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    The idea, which does have some truth to it, is that the future is largely going to depend on the grid - whatever the fuel...hopefully solar PV, wind, etc....also hydro, biomass, nat gas, geothermal......and for the foreseeable future, also coal. But, in general, it is much easier to clean up one giant central grid than 100 million separate engines.

    Even the economics has some logic - plugs in's get 2 to 3x the MPG as conventional cars, so even if PV Solar was twice the price of coal (right now it is 4x or more), things will work out.

    Although no one really knows where technology is headed, my best guess is that the Grid will provide a lot of the solution...
  10. velvetfoot

    velvetfoot Minister of Fire

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    Interesting that you don't mention nuclear power.
  11. Nofossil

    Nofossil Moderator Emeritus

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    There you go - more irony. The group of folks who are most gung-ho about being green overlap quite considerably with the group of folks who are most adamantly against the energy source that has the best chance of providing a good standard of living with the least possible environmental and aesthetic impact: next-generation breeder reactors.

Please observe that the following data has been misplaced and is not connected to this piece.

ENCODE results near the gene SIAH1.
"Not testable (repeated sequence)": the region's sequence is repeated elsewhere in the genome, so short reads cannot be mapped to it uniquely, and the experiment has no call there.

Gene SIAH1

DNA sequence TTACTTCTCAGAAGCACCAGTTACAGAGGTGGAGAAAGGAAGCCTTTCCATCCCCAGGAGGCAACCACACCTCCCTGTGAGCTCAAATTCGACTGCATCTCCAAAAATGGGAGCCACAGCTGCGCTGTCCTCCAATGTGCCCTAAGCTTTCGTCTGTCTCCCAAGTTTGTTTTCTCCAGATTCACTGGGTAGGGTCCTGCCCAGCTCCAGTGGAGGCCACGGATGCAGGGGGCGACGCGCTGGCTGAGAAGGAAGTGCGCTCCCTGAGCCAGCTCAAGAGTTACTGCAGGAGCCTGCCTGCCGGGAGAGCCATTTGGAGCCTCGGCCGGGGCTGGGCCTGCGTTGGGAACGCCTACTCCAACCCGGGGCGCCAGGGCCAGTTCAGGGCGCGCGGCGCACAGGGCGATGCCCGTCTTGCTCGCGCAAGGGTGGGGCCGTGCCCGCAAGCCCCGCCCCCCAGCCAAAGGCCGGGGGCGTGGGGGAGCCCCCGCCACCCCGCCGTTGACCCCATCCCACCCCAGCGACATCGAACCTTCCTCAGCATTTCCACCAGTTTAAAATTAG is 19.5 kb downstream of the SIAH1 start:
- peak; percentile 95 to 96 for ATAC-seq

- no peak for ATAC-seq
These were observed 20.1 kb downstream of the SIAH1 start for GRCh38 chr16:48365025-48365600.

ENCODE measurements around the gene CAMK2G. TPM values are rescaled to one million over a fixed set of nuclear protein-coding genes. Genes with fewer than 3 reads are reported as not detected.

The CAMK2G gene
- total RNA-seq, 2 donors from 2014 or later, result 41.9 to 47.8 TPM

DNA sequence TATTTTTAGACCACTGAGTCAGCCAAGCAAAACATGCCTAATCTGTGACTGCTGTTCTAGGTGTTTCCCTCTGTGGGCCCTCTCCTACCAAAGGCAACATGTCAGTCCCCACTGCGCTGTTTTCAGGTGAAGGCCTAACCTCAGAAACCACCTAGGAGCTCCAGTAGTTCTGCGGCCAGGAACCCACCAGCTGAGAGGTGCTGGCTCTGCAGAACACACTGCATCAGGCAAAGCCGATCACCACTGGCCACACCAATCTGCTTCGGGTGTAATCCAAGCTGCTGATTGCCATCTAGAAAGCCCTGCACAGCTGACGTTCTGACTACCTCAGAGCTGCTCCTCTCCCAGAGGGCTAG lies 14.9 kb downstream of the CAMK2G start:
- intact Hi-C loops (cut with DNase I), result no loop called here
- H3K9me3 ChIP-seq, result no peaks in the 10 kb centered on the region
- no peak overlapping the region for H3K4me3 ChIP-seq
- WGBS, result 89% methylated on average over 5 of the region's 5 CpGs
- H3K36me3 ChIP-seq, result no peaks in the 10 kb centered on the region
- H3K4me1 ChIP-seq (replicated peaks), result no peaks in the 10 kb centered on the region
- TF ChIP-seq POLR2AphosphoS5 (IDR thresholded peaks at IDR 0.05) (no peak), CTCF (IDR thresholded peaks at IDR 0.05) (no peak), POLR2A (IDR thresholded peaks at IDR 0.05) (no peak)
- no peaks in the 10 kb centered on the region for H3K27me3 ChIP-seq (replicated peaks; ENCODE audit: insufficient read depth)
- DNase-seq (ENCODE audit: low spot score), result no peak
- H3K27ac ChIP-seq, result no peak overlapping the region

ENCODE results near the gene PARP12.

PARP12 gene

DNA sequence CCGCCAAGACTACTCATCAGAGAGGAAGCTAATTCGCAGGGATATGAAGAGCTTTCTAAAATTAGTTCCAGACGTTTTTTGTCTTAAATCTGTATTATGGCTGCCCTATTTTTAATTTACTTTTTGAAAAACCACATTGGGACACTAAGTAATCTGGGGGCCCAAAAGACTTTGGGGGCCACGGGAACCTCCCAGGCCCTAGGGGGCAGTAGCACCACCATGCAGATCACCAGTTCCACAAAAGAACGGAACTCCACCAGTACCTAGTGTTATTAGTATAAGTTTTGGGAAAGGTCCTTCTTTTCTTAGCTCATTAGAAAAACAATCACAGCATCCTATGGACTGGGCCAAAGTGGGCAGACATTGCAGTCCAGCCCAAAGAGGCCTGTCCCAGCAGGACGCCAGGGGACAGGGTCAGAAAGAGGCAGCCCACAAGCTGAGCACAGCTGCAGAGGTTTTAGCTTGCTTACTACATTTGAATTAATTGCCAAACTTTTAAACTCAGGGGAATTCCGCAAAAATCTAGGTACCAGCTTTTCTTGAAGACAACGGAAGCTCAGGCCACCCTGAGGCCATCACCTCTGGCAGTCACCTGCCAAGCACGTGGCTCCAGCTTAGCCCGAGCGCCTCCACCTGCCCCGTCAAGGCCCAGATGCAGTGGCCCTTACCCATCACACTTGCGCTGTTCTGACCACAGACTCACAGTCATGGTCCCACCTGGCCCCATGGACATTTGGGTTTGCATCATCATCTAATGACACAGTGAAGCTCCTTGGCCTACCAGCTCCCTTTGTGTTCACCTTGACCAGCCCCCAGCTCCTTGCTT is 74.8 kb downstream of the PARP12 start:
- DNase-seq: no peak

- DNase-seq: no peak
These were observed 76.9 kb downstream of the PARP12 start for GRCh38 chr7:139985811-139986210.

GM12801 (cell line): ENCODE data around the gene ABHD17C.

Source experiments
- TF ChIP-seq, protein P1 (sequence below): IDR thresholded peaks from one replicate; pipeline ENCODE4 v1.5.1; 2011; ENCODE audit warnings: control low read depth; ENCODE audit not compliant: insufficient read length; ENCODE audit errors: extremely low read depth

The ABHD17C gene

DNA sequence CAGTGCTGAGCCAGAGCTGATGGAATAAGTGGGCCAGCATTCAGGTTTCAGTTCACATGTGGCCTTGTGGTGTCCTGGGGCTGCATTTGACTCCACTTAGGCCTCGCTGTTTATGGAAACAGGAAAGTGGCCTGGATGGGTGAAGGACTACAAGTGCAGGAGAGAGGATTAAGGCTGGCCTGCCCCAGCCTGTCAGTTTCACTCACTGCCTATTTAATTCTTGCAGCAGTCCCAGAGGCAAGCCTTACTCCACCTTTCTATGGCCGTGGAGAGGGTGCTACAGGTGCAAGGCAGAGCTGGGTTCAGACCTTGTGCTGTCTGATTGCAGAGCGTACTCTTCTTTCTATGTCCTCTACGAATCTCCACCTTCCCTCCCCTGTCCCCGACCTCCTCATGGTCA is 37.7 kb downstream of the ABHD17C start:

The theory is well understood and the technological problems are being solved by France, Germany, and Japan. Not by us, though. If this trend continues, we'll be hobbled by expensive, unsightly, and ineffective sources of power while the rest of the world moves forward with plentiful, cheap, and truly clean energy.

    We idolize Europe for their foresight on the green issues that we like, but most folks miss the part that nuclear plays in their energy portfolio.